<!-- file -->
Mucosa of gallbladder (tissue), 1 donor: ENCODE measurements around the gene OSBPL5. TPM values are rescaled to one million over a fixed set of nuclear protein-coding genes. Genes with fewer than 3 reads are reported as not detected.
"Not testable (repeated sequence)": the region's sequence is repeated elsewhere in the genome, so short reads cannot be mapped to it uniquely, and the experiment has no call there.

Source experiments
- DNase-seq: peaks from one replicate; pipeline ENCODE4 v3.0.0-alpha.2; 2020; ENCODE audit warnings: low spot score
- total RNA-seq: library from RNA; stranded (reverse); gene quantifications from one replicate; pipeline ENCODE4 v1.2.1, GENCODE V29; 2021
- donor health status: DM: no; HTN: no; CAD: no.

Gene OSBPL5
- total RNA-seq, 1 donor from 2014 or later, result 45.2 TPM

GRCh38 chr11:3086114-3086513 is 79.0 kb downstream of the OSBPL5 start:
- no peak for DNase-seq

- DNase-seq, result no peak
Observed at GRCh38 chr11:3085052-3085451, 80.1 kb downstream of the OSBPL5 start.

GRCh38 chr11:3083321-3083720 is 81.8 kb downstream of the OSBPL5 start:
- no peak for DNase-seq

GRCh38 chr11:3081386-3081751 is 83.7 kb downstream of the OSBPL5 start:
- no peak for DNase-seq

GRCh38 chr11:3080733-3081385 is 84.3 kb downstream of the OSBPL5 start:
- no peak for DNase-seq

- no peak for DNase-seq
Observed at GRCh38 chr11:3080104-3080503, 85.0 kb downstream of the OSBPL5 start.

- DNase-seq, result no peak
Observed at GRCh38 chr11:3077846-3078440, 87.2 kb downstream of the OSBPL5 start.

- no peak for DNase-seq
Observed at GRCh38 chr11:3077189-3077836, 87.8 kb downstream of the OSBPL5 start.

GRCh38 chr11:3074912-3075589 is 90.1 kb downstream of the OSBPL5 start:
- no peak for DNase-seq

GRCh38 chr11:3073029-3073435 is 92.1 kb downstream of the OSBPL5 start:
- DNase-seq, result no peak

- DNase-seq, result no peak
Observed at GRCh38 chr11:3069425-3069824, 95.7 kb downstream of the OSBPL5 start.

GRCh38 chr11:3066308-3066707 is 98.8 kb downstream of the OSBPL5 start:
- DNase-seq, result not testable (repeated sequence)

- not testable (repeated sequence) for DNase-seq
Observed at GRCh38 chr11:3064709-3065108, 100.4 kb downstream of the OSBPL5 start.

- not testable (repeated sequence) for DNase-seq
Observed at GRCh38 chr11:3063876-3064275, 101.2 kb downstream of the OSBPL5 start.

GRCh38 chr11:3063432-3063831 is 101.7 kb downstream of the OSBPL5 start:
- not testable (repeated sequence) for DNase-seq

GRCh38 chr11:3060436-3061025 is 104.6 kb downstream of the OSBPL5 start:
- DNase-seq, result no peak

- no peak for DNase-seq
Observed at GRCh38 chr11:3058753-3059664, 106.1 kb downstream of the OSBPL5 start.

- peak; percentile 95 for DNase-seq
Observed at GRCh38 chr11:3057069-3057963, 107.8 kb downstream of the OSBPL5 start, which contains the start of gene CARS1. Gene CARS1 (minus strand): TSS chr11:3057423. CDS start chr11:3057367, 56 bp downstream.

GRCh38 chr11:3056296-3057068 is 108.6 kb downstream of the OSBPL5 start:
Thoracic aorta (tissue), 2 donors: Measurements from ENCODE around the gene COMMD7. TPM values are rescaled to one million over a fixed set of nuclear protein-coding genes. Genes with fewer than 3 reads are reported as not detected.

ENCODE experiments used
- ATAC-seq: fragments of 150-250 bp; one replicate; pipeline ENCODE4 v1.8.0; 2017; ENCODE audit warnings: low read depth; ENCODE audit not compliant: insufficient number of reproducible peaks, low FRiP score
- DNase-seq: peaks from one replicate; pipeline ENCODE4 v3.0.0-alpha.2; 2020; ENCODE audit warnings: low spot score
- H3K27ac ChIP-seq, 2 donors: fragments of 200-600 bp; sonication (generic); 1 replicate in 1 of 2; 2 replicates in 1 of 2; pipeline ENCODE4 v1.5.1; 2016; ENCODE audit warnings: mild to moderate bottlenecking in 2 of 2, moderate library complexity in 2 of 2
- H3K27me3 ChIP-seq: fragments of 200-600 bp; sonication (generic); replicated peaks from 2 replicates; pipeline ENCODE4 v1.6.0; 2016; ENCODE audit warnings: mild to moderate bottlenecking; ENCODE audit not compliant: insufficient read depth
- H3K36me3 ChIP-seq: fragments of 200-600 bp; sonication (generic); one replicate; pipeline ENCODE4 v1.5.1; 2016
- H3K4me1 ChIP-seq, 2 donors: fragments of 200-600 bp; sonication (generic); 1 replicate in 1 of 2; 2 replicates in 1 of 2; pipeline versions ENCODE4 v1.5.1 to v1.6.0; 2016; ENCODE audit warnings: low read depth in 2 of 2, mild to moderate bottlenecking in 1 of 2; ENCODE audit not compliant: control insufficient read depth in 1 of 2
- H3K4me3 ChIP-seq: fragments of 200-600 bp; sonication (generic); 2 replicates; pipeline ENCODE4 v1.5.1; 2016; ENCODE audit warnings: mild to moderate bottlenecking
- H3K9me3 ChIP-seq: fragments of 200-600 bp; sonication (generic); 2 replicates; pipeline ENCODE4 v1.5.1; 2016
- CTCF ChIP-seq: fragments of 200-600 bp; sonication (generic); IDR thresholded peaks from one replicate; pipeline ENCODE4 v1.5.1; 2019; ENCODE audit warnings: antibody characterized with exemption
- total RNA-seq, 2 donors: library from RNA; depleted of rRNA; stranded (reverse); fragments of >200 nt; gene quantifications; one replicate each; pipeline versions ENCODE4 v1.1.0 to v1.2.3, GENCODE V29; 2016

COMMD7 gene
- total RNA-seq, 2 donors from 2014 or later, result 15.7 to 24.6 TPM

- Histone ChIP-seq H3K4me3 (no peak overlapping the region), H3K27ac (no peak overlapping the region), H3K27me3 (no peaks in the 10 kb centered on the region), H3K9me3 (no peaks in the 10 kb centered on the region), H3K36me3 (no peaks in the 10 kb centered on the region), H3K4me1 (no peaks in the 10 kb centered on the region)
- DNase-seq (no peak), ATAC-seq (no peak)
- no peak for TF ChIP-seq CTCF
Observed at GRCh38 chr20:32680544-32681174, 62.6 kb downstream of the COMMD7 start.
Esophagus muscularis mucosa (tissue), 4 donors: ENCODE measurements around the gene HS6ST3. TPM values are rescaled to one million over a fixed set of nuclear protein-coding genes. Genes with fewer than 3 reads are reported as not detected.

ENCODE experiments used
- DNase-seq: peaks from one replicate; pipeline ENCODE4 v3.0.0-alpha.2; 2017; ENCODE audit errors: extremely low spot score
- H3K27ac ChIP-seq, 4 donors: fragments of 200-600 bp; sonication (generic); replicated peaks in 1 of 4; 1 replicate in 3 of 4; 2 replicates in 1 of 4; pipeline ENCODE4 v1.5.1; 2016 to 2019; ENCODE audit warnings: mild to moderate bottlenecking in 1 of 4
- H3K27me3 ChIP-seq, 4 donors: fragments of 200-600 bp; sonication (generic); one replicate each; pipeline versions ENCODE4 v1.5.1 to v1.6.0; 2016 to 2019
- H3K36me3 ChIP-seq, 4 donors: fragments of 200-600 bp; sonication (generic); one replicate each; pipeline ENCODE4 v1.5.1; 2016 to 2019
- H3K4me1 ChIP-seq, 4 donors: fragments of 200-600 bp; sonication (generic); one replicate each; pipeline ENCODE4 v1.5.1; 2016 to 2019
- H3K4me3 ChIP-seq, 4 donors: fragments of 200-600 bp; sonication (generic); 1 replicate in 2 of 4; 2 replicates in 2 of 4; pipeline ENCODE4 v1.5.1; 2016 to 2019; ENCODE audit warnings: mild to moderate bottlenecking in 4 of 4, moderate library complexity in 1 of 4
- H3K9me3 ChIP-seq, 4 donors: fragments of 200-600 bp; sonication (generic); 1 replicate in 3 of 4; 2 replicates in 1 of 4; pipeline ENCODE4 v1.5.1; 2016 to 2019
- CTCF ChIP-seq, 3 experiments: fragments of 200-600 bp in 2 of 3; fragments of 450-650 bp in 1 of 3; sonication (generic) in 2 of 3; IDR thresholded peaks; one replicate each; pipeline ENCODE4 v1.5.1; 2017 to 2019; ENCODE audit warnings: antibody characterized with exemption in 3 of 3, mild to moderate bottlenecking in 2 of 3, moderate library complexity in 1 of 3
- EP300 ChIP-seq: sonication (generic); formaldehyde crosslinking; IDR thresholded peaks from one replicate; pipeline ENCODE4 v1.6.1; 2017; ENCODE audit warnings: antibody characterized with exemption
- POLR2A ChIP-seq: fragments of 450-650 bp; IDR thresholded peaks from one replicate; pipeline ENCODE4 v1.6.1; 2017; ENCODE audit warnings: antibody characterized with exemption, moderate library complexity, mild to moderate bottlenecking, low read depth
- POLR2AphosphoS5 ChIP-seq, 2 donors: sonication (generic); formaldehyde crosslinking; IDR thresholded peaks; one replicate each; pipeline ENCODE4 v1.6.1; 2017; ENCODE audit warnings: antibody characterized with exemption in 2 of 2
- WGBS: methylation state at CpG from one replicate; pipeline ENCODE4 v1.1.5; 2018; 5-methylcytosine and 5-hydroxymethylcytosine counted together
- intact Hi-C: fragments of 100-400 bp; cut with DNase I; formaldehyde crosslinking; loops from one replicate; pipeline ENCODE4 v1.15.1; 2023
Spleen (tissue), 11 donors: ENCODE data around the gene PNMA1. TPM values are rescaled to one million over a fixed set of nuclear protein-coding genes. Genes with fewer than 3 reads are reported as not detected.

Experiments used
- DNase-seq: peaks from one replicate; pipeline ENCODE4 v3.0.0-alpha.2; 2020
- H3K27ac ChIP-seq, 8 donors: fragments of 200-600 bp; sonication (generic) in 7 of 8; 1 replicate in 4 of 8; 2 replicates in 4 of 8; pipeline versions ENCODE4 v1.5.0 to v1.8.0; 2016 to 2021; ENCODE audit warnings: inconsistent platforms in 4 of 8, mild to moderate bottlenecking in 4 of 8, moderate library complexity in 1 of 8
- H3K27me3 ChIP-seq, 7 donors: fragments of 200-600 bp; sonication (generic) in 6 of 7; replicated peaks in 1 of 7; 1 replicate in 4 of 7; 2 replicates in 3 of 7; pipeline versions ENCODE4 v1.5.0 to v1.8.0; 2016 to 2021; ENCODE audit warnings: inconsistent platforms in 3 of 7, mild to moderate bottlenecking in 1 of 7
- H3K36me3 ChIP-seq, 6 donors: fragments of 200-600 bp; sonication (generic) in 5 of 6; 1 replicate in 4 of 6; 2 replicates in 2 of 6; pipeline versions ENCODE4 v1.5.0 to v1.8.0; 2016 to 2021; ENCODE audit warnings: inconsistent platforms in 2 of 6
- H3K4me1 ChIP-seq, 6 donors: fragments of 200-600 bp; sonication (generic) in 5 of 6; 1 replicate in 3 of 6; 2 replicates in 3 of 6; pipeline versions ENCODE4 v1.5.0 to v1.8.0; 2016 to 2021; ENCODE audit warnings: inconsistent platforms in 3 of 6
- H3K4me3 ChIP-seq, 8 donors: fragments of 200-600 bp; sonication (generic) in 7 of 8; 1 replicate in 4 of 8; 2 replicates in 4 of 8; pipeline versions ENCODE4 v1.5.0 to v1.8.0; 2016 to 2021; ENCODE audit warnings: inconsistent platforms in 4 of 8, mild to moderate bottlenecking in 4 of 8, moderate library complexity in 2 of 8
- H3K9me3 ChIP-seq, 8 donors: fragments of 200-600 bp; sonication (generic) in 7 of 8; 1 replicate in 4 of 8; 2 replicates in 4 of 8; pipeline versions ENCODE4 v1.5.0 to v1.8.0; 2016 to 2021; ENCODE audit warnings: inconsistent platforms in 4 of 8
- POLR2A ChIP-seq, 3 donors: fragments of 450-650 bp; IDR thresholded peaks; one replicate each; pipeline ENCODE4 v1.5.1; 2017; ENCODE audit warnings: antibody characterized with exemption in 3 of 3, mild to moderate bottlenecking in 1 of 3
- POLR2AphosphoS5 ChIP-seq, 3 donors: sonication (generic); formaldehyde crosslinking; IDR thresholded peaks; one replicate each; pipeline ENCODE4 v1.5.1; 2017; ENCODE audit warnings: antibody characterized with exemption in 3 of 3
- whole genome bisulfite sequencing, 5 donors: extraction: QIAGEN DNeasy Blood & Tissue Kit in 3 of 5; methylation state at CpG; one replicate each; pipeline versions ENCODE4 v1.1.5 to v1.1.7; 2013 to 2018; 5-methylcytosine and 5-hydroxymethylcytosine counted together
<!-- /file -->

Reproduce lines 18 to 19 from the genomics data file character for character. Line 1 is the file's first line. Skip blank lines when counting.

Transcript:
- no peak for DNase-seq

- no peak for DNase-seq